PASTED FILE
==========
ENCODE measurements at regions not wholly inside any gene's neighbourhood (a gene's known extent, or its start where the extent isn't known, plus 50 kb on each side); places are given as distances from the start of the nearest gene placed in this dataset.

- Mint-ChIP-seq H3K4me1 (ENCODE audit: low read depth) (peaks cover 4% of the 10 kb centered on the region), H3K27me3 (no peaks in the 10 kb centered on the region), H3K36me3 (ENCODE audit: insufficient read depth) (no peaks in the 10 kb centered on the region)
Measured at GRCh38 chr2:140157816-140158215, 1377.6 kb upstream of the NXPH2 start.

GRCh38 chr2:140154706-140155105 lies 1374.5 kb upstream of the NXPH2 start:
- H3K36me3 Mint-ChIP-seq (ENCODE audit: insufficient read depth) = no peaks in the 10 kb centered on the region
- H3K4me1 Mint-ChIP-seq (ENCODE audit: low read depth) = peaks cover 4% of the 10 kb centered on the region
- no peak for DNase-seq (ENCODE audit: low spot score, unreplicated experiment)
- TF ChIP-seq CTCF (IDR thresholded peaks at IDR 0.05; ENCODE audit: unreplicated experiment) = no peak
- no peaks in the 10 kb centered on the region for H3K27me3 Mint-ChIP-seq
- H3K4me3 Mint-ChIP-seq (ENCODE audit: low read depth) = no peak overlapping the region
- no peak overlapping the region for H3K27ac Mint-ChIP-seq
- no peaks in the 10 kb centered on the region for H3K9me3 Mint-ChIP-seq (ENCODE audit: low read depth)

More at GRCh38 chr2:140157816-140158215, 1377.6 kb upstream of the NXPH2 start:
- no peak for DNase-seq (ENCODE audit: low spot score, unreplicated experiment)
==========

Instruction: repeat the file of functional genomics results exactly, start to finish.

ENCODE measurements at regions not wholly inside any gene's neighbourhood (a gene's known extent, or its start where the extent isn't known, plus 50 kb on each side); places are given as distances from the start of the nearest gene placed in this dataset.

- Mint-ChIP-seq H3K4me1 (ENCODE audit: low read depth) (peaks cover 4% of the 10 kb centered on the region), H3K27me3 (no peaks in the 10 kb centered on the region), H3K36me3 (ENCODE audit: insufficient read depth) (no peaks in the 10 kb centered on the region)
Measured at GRCh38 chr2:140157816-140158215, 1377.6 kb upstream of the NXPH2 start.

GRCh38 chr2:140154706-140155105 lies 1374.5 kb upstream of the NXPH2 start:
- H3K36me3 Mint-ChIP-seq (ENCODE audit: insufficient read depth) = no peaks in the 10 kb centered on the region
- H3K4me1 Mint-ChIP-seq (ENCODE audit: low read depth) = peaks cover 4% of the 10 kb centered on the region
- no peak for DNase-seq (ENCODE audit: low spot score, unreplicated experiment)
- TF ChIP-seq CTCF (IDR thresholded peaks at IDR 0.05; ENCODE audit: unreplicated experiment) = no peak
- no peaks in the 10 kb centered on the region for H3K27me3 Mint-ChIP-seq
- H3K4me3 Mint-ChIP-seq (ENCODE audit: low read depth) = no peak overlapping the region
- no peak overlapping the region for H3K27ac Mint-ChIP-seq
- no peaks in the 10 kb centered on the region for H3K9me3 Mint-ChIP-seq (ENCODE audit: low read depth)

More at GRCh38 chr2:140157816-140158215, 1377.6 kb upstream of the NXPH2 start:
- no peak for DNase-seq (ENCODE audit: low spot score, unreplicated experiment)